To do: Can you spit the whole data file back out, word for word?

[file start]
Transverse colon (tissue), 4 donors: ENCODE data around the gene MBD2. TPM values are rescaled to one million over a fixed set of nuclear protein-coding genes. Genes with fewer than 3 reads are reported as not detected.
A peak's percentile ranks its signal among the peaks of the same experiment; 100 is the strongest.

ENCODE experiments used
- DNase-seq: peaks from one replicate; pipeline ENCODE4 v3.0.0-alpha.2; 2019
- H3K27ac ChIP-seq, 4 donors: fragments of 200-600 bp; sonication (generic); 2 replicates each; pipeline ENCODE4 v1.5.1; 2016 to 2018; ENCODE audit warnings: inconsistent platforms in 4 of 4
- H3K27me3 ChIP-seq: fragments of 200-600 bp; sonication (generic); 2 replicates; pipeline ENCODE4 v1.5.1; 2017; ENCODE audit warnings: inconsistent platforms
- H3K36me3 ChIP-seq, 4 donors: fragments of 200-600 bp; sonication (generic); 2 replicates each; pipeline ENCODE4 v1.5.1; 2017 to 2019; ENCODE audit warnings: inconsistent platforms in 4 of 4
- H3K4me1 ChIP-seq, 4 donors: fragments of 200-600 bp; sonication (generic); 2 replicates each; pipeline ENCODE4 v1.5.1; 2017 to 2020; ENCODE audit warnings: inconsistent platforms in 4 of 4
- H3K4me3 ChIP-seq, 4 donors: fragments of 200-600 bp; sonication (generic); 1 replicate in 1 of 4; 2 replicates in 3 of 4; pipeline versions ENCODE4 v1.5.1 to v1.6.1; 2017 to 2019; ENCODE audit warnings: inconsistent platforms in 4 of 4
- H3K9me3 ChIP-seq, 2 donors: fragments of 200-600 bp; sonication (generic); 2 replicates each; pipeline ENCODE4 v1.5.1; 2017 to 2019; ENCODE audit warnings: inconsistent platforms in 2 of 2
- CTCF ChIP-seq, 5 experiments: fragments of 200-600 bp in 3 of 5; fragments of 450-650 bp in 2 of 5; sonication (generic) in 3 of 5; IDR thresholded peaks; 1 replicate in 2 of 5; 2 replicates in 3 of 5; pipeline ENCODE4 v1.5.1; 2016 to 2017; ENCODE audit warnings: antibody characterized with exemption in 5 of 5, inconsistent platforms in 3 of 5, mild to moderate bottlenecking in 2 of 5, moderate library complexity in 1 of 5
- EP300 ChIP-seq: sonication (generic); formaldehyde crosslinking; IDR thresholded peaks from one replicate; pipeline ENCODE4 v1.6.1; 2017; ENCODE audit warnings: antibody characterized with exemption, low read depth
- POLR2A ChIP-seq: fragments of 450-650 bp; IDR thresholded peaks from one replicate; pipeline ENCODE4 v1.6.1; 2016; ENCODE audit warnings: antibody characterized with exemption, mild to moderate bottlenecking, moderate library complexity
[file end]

Transverse colon (tissue), 4 donors: ENCODE data around the gene MBD2. TPM values are rescaled to one million over a fixed set of nuclear protein-coding genes. Genes with fewer than 3 reads are reported as not detected.
A peak's percentile ranks its signal among the peaks of the same experiment; 100 is the strongest.

ENCODE experiments used
- DNase-seq: peaks from one replicate; pipeline ENCODE4 v3.0.0-alpha.2; 2019
- H3K27ac ChIP-seq, 4 donors: fragments of 200-600 bp; sonication (generic); 2 replicates each; pipeline ENCODE4 v1.5.1; 2016 to 2018; ENCODE audit warnings: inconsistent platforms in 4 of 4
- H3K27me3 ChIP-seq: fragments of 200-600 bp; sonication (generic); 2 replicates; pipeline ENCODE4 v1.5.1; 2017; ENCODE audit warnings: inconsistent platforms
- H3K36me3 ChIP-seq, 4 donors: fragments of 200-600 bp; sonication (generic); 2 replicates each; pipeline ENCODE4 v1.5.1; 2017 to 2019; ENCODE audit warnings: inconsistent platforms in 4 of 4
- H3K4me1 ChIP-seq, 4 donors: fragments of 200-600 bp; sonication (generic); 2 replicates each; pipeline ENCODE4 v1.5.1; 2017 to 2020; ENCODE audit warnings: inconsistent platforms in 4 of 4
- H3K4me3 ChIP-seq, 4 donors: fragments of 200-600 bp; sonication (generic); 1 replicate in 1 of 4; 2 replicates in 3 of 4; pipeline versions ENCODE4 v1.5.1 to v1.6.1; 2017 to 2019; ENCODE audit warnings: inconsistent platforms in 4 of 4
- H3K9me3 ChIP-seq, 2 donors: fragments of 200-600 bp; sonication (generic); 2 replicates each; pipeline ENCODE4 v1.5.1; 2017 to 2019; ENCODE audit warnings: inconsistent platforms in 2 of 2
- CTCF ChIP-seq, 5 experiments: fragments of 200-600 bp in 3 of 5; fragments of 450-650 bp in 2 of 5; sonication (generic) in 3 of 5; IDR thresholded peaks; 1 replicate in 2 of 5; 2 replicates in 3 of 5; pipeline ENCODE4 v1.5.1; 2016 to 2017; ENCODE audit warnings: antibody characterized with exemption in 5 of 5, inconsistent platforms in 3 of 5, mild to moderate bottlenecking in 2 of 5, moderate library complexity in 1 of 5
- EP300 ChIP-seq: sonication (generic); formaldehyde crosslinking; IDR thresholded peaks from one replicate; pipeline ENCODE4 v1.6.1; 2017; ENCODE audit warnings: antibody characterized with exemption, low read depth
- POLR2A ChIP-seq: fragments of 450-650 bp; IDR thresholded peaks from one replicate; pipeline ENCODE4 v1.6.1; 2016; ENCODE audit warnings: antibody characterized with exemption, mild to moderate bottlenecking, moderate library complexity